FIG. 32B shows the transition contact lens under sunlight. The transition section 83 automatically darkens to a desired shade and reduces light entering the eye like a sunglass. In a preferred embodiment, the diameter of the transition section 83 is same as or a little larger than that of the central optical section 81. The shaded transition section creates an appearance of an eye with a pupil size as large as the size of the transition section.

The annular colored, opaque iris section 82 can be a color image of a real eye, or an artistic drawing of a desired iris of an eye.

In one embodiment, the central optical section 81 has a diameter of around 5 mm to eliminate the noise photons through the pupil periphery for improved night vision.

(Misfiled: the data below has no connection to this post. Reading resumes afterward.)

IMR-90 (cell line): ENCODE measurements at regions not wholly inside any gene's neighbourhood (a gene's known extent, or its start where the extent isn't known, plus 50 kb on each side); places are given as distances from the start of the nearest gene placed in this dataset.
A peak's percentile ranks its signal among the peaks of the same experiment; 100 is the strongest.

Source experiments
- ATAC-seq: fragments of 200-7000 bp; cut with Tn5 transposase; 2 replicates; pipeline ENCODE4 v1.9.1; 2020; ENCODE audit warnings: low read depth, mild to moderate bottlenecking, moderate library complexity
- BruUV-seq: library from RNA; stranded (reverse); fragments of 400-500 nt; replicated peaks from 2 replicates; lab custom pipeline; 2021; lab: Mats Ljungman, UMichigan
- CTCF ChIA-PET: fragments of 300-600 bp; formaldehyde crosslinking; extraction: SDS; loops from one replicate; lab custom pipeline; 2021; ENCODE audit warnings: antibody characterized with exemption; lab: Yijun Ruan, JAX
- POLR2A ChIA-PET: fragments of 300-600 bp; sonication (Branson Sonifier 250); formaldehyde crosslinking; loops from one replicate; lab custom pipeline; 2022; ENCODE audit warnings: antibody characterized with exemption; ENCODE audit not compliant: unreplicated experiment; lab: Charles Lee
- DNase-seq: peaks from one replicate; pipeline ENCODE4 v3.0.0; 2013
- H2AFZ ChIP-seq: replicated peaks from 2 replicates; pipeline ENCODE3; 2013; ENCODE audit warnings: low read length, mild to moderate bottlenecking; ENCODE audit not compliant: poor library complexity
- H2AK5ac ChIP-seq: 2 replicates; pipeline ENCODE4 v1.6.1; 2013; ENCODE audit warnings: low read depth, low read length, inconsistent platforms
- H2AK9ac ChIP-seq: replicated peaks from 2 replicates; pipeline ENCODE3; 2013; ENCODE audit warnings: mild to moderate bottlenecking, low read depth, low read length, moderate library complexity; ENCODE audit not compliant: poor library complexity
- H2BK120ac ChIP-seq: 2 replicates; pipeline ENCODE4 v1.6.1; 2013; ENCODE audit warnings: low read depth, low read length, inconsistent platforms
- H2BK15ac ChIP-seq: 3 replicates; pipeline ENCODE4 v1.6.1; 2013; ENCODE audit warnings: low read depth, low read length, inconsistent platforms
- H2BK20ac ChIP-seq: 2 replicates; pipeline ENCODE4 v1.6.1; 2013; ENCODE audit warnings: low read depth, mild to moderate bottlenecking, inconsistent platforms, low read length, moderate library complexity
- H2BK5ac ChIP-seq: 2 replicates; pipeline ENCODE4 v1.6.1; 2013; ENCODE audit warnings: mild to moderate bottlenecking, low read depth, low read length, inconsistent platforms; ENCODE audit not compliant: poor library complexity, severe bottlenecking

In another embodiment, the diameter of the central non-opaque section 81 is custom determined based on eye's aberrations. Customization can be made according to one of the followings: to achieve the best retinal image quality in all pupil sizes, to achieve a balanced retinal image quality, as described above in connection with FIG. 12, to achieve therapeutic treatment as described in connection with FIGS. 6A-D and FIGS. 7A-D, and to achieve a natural transition between the natural iris of an eye and the color pattern in the annular iris section.

In another embodiment, 80D1 is 3.25 mm to 5.5 mm, 80D2 is 7 mm to 8 mm, 80D3 is about 12 mm, 80D4 is about 14 mm and 80W is 6.5 mm to 8.75 mm. Transmittance (1) is less than 50% as shown in FIG. 28 or it (2) is 0% to 50% according to one variation.